Green and screenwriter Zach Baylin worked closely with the family, interviewing Oracene, Venus, Serena and their sisters Isha and Lyndrea Price.

“We needed their approval, in a lot of ways, to tell this story. To have the Williams family’s support means everything.” That said, Green didn’t steer away from showing just how hard things were as the family faced racism in an incredibly white sport — or from the thornier aspects of Richard’s personality.

“One of the hardest scenes is probably also one of my favorite scenes, with Oracene and Richard talking in the kitchen. There’s a simplicity to the scene, but it’s always complicated to make scenes with a lot of dialogue feel organic and lived in,” says Green. “I provided the space and guidance and gave them belief and security. Will and Aunjanue [Ellis] are incredible.”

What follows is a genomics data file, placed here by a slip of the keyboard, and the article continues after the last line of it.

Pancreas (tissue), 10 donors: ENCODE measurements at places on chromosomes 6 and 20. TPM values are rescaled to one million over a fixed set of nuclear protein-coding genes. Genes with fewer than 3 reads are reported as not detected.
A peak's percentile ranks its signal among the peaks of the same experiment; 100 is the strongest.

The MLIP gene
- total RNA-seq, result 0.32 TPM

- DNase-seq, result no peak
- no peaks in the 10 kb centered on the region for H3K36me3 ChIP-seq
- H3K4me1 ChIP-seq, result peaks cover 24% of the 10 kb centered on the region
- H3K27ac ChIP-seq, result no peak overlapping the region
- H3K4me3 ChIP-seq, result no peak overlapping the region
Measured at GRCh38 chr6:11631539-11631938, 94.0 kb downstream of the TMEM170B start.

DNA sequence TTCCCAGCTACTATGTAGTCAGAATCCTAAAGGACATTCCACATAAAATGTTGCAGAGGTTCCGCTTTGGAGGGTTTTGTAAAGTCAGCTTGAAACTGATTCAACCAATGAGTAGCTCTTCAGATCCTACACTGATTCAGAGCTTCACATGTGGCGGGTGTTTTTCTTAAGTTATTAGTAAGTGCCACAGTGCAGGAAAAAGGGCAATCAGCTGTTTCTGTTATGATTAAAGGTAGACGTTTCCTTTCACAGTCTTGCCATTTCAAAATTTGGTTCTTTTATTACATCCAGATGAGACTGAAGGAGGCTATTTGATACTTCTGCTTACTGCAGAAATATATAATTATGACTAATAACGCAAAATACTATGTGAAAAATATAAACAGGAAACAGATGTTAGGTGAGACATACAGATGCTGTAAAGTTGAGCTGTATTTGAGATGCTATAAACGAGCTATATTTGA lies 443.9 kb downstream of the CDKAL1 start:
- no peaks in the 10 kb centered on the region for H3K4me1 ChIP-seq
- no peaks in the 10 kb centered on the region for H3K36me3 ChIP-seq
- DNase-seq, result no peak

The movie has garnered critical acclaim, and following its run on HBO Max and its theatrical release, received six Oscar nominations for best picture, best actor, best original screenplay, best supporting actress, best original song and best editing. Earlier in the awards season, Will Smith won a Golden Globe for Best Actor in a Motion Picture Drama for his portrayal of Richard Williams. The acting ensemble is nominated for a Screen Actors Guild Award, Outstanding Performance by a Cast, which is the body’s highest honor.

A man in a suit walks the red carpet at a movie premiere.

Filmmaker and alumnus Reinaldo Marcus Green walks the red carpet at the 2021 AFI Fest gala premiere of “King Richard” on November 14, 2021, in Los Angeles, Calif. (Photo: Jay L. Clendenin / Los Angeles Times via Getty Images)